This is a guest post from Shoestring Jane who blogs about living a fun and frugal life at http://www.shoestringcottage.com. She writes about healthy eating on a budget, frugal gardening and growing your own food, making extra money and finding the best bargains. You can also find Jane on Twitter (@shoestringjane), on Instagram (@shoestringcottage) and on Facebook (http://www.facebook.com/shoestringjane). I have added relevant affiliate links in places which are marked with an *. It won’t cost you any extra to purchase something through an affiliate link, but will help to support the blog!
This is a lovely old fashioned autumn activity. Leaves are easy to find wherever you live. It is really two cheap children’s activities in one as you will need a fun walk in the fresh air to collect the leaves first! Choose plenty of different shapes of leaf and don’t pick up the brittle ones as they will crumble too quickly.
Try to choose an eco-friendly paint* or have a go at making one yourself! Simply paint the leaves in different colours and press them onto card or paper. Very simple and effective.
I loved doing this with my kids. Obviously you need to pay attention when you mix kids with water. All you need is a body of water – your own or a neighbour’s pond is a good starting point – a sieve, a jam jar and a large light coloured tray. There are some very good instructions on the Freshwater Habitats Trust website. so take a look and get pond dipping!
Save toilet roll tubes, sweet wrappers, bits of wool, wrapping paper, foil, fabric, etc and make a craft box. Invest in some eco-friendly glue*, some edible glitter* and any other craft supplies you find at reasonable prices. On a cold, wet day your craft box will come into its own, allowing your children to be messy and creative.
You can take a more organised approach to what you are making and have a look on Pinterest. It is a fantastic source of inspiration and there are loads of ideas for children’s crafts for every occasion.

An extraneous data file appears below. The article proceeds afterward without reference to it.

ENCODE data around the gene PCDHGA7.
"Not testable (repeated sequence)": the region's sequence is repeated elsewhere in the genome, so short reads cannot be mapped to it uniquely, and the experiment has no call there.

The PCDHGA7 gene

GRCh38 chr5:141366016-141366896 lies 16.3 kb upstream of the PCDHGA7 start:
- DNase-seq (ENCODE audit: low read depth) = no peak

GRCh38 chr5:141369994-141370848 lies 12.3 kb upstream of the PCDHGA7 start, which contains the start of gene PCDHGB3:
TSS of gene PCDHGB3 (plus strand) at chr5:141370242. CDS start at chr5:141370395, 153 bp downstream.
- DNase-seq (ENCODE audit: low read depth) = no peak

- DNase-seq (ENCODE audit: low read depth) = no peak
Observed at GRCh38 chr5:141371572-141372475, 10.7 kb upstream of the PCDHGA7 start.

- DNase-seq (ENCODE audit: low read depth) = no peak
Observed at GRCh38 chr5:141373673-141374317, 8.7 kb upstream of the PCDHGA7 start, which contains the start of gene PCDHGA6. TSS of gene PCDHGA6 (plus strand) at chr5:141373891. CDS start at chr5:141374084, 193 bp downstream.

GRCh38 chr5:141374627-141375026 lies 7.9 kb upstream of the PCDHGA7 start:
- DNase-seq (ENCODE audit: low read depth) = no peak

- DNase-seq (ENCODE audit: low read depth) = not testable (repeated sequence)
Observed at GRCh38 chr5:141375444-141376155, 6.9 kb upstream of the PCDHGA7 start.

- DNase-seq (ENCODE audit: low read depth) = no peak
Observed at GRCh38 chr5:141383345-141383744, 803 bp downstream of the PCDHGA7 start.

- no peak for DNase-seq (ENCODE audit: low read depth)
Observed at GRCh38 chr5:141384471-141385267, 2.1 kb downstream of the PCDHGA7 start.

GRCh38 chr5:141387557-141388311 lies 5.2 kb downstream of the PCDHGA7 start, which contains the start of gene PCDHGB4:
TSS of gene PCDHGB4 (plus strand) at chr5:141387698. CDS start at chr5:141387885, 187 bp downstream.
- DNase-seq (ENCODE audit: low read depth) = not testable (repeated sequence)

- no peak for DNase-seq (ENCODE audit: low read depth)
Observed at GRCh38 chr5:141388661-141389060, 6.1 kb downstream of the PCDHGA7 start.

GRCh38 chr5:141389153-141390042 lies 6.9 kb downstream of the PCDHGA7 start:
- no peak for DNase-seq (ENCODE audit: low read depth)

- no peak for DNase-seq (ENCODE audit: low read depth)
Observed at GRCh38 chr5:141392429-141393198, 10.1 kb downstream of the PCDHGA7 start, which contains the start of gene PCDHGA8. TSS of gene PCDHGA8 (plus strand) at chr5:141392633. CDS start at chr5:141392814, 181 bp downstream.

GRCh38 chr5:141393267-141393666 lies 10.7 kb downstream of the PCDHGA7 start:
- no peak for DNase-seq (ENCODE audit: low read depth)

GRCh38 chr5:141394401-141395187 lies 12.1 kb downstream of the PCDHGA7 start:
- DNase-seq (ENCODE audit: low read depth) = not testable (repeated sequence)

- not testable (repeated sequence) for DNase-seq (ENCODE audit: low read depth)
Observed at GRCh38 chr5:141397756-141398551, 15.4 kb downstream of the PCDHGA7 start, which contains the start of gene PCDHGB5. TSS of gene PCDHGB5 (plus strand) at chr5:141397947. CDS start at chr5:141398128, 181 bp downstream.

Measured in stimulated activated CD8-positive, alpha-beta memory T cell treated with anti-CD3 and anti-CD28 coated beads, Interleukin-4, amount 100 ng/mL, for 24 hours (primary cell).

The modern day treasure hunt, geocaching is hugely popular and very addictive. You used to have to purchase a GPS device to take part, but now there are apps available for your smart phone very cheaply. Some are even free. There is a great beginner’s guide to geocaching on the Ordnance Survey website.
If you are lucky enough to live near enough to the sea, beach combing is so much fun. Finding little treasures such as shells, sea glass and pretty stones costs nothing and kids love it. They can explore the wildlife in the rock pools whilst you are there. I always like to take a spare carrier bag to pick up any rubbish on the beach as well. I find this maddening!
Charity shopping/boot sales
I love a summer boot sale. You can buy pretty much anything at a fraction of the as new price. Charity shops aren’t as cheap, but you are supporting a charity, of course, and they are still great places to find bargains. Both offer an inexpensive opportunity to teach your children about money and budgeting. Buying second-hand is also good for the environment as you extend the useful life of the items you buy and stop them going to landfill. I used to give my daughters five pounds each and let them spend it as they wished. However, they weren’t allowed to go on the very expensive inflatables you tend to find at the boot sale these days! This was a pleasant way to while away some time and their finds entertained them back at home too.
Visit your local wildlife trust nature reserve
Joining and visiting a wildlife trust is a superb way to encourage an appreciation of nature in your children, as well as supporting the preservation of wild spaces. They offer the chance to run around and let off steam as well as to learn about the wildlife in your area. The Trusts are a campaigning organisation and have huge influence. At the moment they are publicising the impact that Brexit might have on our wildlife protection laws. Find your nearest Wildlife Trust reserve here: Wildlife Trusts.
Delve into a museum